|Several years ago
I attended the opening of Carl's major retrospective at the Amon Carter
Museum in Fort Worth. Wandering through the exhibit was like being swept
through the corridors of time. A major part of the 20th Century, the summation
of a lifetime's documentation was before us, all produced by one remarkable
If you were to ask Carl to assess his talents honestly, he would probably be a bit shy about his photographic accomplishments. Certainly among those amazing colleagues at LIFE there were photographers who became more famous. Some, like David Douglas Duncan and Margaret Bourke-White, were swashbucklers, cutting a colorful swath wherever their assignments took them. Others, such as Alfred Eisenstadt, published major books year after year. Some were great specialists, Peter Stackpole, for instance, with his underwater photography; Ralph Morse, who "owned" the space program; Gjon Mili, a master of light and science; and Gordon Parks, whose art transcended photography into new areas of filmmaking, music, and literature.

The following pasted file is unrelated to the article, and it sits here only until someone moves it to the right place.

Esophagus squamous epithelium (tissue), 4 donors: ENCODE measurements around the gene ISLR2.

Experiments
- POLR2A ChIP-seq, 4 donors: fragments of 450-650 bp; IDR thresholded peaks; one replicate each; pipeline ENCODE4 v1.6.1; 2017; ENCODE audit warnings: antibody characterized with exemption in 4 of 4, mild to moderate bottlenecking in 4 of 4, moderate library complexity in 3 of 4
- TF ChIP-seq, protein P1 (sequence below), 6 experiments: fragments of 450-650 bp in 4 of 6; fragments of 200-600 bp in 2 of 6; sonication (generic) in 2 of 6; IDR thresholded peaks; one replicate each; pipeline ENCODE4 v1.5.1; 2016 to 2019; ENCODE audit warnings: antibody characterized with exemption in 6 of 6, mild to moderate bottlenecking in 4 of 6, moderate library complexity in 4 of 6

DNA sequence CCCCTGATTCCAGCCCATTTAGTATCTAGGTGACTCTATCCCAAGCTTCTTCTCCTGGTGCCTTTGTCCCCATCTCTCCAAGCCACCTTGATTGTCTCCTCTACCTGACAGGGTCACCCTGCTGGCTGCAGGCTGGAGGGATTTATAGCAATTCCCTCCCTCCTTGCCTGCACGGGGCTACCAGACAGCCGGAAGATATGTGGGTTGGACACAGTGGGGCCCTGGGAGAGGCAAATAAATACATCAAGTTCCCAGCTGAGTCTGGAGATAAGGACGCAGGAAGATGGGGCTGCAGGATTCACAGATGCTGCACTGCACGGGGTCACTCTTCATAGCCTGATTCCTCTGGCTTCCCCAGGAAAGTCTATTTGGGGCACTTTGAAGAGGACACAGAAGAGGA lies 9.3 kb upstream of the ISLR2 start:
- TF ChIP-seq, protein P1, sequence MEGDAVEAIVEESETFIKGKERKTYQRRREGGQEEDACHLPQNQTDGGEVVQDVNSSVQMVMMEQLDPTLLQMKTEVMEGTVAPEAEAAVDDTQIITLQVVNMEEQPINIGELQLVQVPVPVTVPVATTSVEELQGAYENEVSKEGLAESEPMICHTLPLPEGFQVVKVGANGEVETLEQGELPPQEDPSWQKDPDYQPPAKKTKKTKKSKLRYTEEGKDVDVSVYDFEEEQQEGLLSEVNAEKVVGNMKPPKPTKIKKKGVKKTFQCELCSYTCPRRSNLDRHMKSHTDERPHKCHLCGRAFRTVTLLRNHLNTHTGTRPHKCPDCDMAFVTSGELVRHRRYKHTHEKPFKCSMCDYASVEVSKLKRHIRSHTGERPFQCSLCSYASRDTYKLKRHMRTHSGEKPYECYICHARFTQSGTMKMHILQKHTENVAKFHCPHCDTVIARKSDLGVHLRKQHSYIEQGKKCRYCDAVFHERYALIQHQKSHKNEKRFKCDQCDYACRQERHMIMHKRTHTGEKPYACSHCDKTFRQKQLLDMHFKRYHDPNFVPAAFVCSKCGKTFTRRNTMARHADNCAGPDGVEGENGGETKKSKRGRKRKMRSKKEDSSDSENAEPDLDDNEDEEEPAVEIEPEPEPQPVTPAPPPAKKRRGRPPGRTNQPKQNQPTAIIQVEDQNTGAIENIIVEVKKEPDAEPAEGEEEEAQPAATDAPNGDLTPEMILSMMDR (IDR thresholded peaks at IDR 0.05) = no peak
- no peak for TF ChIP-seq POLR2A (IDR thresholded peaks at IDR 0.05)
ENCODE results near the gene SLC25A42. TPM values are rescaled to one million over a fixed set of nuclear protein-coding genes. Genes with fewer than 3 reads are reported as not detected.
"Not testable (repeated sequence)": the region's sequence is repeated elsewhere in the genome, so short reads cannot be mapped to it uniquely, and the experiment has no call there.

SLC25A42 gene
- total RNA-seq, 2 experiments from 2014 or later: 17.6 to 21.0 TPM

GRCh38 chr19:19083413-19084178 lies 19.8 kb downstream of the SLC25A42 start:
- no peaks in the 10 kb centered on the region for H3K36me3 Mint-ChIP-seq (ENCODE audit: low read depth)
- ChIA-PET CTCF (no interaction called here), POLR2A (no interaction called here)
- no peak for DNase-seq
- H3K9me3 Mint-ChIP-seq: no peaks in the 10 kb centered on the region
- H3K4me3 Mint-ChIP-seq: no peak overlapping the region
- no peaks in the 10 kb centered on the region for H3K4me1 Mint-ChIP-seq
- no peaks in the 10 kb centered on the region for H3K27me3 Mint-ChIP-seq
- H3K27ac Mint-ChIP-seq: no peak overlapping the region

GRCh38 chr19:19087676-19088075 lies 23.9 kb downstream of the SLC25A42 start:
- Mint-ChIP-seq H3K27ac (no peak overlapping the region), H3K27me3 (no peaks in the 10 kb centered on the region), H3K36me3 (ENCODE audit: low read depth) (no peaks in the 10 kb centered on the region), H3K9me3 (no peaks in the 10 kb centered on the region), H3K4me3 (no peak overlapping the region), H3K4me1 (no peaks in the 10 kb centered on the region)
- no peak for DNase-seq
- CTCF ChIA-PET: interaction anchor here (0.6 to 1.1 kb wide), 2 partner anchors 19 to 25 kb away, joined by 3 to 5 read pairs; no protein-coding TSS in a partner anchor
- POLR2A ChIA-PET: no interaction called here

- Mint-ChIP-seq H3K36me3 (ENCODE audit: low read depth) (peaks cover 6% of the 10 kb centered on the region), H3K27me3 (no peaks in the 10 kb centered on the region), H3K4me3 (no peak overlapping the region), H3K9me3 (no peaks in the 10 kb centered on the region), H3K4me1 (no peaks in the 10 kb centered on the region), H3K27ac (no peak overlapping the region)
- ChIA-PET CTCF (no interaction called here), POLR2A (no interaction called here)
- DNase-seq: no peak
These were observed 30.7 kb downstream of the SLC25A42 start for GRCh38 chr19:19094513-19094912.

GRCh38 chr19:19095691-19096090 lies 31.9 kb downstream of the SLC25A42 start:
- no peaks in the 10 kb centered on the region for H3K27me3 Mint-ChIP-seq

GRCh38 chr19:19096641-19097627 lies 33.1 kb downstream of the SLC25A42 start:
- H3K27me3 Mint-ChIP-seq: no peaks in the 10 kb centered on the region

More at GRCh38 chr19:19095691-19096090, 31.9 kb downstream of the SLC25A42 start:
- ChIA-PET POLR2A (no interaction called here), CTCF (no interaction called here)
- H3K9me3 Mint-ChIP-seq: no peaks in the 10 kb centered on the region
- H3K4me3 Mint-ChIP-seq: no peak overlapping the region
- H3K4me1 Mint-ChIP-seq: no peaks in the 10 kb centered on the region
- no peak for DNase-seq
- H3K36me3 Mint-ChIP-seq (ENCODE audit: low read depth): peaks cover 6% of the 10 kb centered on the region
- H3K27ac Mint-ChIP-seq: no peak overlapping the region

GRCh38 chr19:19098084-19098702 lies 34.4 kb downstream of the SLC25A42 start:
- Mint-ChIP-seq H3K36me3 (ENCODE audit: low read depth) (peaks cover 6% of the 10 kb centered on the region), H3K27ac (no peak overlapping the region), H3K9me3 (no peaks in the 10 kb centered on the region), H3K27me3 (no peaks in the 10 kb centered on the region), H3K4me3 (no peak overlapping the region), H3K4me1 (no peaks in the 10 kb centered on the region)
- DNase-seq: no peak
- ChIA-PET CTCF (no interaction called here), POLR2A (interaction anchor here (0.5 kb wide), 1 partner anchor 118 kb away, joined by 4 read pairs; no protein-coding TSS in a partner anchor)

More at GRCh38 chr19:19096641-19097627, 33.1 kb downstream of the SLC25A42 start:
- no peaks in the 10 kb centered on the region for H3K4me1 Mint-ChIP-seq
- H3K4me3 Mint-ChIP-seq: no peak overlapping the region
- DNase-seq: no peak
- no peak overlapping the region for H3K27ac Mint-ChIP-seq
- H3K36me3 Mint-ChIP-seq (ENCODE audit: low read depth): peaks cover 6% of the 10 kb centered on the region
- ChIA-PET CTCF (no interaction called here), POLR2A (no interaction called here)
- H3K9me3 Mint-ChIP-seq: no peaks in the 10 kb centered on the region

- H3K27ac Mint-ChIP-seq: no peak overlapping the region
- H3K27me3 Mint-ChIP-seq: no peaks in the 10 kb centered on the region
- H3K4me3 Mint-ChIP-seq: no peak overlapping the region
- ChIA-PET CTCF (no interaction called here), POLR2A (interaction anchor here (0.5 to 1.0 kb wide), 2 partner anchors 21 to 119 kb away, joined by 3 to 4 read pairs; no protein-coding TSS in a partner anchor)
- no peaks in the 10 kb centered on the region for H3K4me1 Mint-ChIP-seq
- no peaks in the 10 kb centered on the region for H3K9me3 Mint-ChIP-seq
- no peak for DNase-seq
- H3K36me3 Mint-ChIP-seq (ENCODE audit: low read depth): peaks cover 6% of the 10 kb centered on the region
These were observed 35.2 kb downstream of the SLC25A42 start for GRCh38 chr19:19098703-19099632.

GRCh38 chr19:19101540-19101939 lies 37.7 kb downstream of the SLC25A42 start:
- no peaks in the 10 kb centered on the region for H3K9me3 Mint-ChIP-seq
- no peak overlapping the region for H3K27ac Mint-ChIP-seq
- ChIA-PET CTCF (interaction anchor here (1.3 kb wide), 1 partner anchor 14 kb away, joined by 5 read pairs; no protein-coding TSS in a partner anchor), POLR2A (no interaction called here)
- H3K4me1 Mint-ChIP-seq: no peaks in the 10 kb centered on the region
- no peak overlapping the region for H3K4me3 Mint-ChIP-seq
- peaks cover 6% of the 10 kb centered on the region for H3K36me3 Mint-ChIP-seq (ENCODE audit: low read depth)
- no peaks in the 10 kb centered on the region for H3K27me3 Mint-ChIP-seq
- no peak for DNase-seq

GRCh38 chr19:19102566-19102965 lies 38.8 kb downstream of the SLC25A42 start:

What Carl will never be shy about, however, is his credentials as a journalist. To Carl, journalism, the recording and communicating of history as it is made, is an almost holy mission. Words and pictures together have been his grail.
True, others may have been more famous, or more colorful, but Carl Mydans' work has left a legacy of history for future generations that few writers or great artists could match.
Dirck Halstead, March,
Many special thanks to Maryann Kornelly of TIME-LIFE SYNDICATION for making Carl's photographs available for this issue.
If you would like to send a message to Carl and Shelley Mydans, click here.
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